Meaning and Purpose
The Greeks have two words for happiness, hedonia and eudaimonia. Hedonic is free of pain. Eudaemonic represents virtue and purpose.
Pleasure and hedonism go hand in hand together. It is the root of a philosophy where human behavior is driven to increase pleasure and decrease pain. However, the Greeks understood that life was simply not about ease for that left a longing.
The word eudaemonic means having a purpose. It is making an impact and being virtuous. This purpose satiated a person’s desire for happiness.
Most of us dream of retirement. Sitting around with complete freedom. No structure to get in your way.
This is fun for a while and exactly what retirees experience. More common than not that within a year they die or go back to work. They lost their purpose, their reason for existence. So, they either go find a new one or they let go.
Salary helps but people don’t just work for pay. Work helps to push the mind into thinking, problem solving, engaging. But work is the easiest method for a human to make an impact on society. This represents their purpose.
Work isn’t the hedonistic happiness that the Greeks talked about. It is the eudaemonic where happiness is derived through purpose. Meaning the employee that has a purpose has found the basics of happiness.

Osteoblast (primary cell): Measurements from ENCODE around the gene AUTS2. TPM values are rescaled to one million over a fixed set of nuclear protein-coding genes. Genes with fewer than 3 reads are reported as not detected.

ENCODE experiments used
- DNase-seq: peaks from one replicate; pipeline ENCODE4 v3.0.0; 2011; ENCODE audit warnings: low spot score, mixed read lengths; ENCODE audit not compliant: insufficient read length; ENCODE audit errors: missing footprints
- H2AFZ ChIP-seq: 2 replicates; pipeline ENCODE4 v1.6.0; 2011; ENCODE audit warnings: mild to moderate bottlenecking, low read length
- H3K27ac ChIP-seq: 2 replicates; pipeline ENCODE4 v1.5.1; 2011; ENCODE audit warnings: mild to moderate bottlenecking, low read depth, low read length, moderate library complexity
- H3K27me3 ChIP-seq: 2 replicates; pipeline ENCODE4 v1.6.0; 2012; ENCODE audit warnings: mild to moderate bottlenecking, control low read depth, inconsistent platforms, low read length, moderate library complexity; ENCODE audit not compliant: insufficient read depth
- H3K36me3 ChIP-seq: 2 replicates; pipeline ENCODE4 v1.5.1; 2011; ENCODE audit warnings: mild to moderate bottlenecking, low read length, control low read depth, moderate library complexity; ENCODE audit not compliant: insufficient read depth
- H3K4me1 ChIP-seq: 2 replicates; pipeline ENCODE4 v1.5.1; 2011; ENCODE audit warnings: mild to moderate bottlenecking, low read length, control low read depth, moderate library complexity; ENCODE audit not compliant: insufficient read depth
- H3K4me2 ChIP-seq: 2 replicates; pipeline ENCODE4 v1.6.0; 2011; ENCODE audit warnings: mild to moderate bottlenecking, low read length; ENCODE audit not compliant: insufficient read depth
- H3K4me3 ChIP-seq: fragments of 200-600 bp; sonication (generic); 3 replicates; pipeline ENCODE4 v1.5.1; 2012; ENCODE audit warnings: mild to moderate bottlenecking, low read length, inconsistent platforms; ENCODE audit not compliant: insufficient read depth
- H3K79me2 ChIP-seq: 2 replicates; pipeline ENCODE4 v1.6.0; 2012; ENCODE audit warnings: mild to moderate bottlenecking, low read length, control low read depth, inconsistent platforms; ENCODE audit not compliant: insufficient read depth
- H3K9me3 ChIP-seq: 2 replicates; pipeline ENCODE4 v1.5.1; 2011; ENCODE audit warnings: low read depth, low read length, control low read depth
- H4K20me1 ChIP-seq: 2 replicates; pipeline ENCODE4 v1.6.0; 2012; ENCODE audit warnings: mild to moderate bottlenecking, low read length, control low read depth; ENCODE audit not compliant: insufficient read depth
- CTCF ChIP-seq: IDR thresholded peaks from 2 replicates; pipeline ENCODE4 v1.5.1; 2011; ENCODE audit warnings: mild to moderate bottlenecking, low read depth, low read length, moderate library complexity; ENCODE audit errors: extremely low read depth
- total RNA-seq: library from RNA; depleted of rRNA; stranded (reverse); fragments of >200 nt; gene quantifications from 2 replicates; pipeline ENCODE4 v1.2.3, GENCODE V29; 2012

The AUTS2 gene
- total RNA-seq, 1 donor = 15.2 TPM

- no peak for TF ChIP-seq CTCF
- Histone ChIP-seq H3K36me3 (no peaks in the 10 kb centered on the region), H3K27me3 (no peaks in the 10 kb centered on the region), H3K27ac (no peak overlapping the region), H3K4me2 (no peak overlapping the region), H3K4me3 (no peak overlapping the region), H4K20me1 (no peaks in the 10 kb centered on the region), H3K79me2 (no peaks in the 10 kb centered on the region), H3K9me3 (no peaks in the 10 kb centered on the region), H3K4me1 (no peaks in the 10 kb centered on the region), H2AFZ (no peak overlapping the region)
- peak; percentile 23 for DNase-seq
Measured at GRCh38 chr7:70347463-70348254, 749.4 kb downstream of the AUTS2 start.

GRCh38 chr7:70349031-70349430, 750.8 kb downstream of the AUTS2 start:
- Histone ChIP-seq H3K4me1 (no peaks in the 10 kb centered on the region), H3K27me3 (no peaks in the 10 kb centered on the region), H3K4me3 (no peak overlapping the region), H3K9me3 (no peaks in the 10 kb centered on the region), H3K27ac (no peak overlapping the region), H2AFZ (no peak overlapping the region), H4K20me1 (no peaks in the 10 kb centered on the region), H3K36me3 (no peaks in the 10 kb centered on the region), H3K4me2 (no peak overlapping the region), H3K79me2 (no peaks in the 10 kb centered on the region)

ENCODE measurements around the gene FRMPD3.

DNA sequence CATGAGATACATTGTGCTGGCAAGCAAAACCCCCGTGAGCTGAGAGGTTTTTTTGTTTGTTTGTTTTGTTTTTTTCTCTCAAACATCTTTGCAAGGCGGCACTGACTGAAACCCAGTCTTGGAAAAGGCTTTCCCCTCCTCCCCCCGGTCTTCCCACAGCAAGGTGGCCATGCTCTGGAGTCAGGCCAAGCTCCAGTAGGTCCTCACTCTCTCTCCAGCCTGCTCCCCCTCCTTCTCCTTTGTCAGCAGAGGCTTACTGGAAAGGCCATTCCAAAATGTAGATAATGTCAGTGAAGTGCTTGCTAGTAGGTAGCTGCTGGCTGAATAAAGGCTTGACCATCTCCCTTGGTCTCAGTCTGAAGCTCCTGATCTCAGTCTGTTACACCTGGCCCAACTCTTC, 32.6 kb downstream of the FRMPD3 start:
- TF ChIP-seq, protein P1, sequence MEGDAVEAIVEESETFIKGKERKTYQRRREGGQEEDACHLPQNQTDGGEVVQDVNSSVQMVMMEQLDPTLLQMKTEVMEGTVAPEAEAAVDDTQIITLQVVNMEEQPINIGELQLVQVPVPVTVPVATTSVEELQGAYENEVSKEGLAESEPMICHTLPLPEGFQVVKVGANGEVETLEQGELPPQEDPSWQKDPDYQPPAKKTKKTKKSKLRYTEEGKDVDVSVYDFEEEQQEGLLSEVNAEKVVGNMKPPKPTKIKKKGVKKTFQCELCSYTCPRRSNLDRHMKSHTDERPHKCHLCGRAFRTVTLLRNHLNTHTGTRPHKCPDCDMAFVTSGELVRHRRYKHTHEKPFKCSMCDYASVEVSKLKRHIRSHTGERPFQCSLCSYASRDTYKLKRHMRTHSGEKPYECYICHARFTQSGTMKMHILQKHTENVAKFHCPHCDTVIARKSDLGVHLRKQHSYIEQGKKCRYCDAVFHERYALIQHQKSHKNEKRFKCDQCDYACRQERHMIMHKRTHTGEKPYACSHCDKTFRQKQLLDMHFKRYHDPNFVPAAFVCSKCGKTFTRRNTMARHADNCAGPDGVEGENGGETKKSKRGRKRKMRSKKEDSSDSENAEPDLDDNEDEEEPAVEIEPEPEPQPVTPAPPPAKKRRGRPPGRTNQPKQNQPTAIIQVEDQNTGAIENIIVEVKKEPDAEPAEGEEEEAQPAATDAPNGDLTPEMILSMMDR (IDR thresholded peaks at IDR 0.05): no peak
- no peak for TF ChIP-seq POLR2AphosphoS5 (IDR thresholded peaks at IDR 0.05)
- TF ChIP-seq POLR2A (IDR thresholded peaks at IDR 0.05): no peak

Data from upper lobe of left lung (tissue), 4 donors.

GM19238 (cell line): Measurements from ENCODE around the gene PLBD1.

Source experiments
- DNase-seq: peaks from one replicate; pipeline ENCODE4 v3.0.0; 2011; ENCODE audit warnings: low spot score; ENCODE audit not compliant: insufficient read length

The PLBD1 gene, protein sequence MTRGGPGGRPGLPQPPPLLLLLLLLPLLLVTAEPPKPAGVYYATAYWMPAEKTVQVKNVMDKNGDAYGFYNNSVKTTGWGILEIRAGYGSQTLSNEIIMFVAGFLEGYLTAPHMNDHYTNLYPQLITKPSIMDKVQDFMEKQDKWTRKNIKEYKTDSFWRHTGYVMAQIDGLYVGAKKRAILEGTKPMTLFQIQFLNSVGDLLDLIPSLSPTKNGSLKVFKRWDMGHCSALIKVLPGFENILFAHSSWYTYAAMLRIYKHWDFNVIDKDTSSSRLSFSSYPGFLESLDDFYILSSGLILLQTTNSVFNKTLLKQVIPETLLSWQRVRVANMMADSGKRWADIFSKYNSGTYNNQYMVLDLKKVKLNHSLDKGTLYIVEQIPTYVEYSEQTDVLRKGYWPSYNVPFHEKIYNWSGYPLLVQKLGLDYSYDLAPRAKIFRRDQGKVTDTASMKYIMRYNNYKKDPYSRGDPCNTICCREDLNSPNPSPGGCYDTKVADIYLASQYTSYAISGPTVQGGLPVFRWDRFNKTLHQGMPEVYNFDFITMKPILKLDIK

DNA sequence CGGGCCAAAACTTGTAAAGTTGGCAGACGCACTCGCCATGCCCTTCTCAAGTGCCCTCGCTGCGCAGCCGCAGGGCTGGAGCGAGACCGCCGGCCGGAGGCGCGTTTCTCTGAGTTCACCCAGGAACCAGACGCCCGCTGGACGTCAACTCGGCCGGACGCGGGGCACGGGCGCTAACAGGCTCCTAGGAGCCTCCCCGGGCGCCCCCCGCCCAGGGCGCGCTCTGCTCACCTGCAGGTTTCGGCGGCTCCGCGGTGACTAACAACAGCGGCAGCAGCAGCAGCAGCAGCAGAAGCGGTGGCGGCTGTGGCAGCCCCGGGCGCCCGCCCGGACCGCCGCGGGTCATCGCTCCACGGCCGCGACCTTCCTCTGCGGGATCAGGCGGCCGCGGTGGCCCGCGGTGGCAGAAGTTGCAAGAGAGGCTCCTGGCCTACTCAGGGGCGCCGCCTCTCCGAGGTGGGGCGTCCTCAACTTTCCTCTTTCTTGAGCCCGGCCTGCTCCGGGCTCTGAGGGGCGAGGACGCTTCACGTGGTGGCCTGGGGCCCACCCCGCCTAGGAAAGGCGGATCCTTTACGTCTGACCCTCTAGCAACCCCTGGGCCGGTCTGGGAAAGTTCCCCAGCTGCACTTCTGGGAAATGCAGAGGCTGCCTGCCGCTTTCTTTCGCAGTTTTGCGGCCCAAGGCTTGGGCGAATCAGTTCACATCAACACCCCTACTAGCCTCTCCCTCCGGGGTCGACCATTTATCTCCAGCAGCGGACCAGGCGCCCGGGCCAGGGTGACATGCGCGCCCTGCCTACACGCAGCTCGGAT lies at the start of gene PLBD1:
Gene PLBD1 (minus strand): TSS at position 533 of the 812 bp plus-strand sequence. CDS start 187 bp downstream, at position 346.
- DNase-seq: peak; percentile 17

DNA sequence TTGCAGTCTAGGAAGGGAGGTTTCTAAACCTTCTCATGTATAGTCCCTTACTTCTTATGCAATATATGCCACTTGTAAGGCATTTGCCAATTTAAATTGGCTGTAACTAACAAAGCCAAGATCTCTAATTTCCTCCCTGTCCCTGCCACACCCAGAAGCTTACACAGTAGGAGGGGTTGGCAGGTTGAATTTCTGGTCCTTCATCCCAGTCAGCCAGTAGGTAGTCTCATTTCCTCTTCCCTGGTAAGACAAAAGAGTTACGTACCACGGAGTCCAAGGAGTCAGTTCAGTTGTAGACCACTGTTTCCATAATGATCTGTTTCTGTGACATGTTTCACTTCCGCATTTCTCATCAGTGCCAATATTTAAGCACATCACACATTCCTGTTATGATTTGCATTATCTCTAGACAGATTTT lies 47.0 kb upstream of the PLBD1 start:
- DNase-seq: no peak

Prescriptively manager’s look at each role under them. Superficially they understand each positions impact and meaning. Yet a leader must share and reinforce that meaning and purpose for people to feel greater happiness which leads to better performance.
People must know their impact; this means the manager must find it first. There are varying degrees of impact that each team member makes. For those that contribute on the lower end, you must figure out how to raise their impact and purpose to the organization.
There is one slight issue with this. What happens when you have a role that makes no impact and has little meaning? Anthropologist David Graeber in 2018 studied this topic specifically. He captured it in his book Bullshit Jobs.
He estimated that half of societal work is pointless. This then becomes psychologically destructive when paired with a work ethics that associates work with self-worth. Forcing people to pretend that what they do is more important than what it really is.
The negative impacts of not having a purpose start out hidden but fester within the human psyche. Once a person realizes that if they were to leave work and no one would notice that their self-worth is devastated. This leads to depression and the same hallow feeling that drive many to suicide.
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